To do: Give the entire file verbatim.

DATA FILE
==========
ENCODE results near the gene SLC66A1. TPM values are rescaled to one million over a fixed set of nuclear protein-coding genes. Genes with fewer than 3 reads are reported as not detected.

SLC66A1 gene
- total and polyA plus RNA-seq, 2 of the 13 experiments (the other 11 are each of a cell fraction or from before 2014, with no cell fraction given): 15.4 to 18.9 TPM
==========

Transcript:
ENCODE results near the gene SLC66A1. TPM values are rescaled to one million over a fixed set of nuclear protein-coding genes. Genes with fewer than 3 reads are reported as not detected.

SLC66A1 gene
- total and polyA plus RNA-seq, 2 of the 13 experiments (the other 11 are each of a cell fraction or from before 2014, with no cell fraction given): 15.4 to 18.9 TPM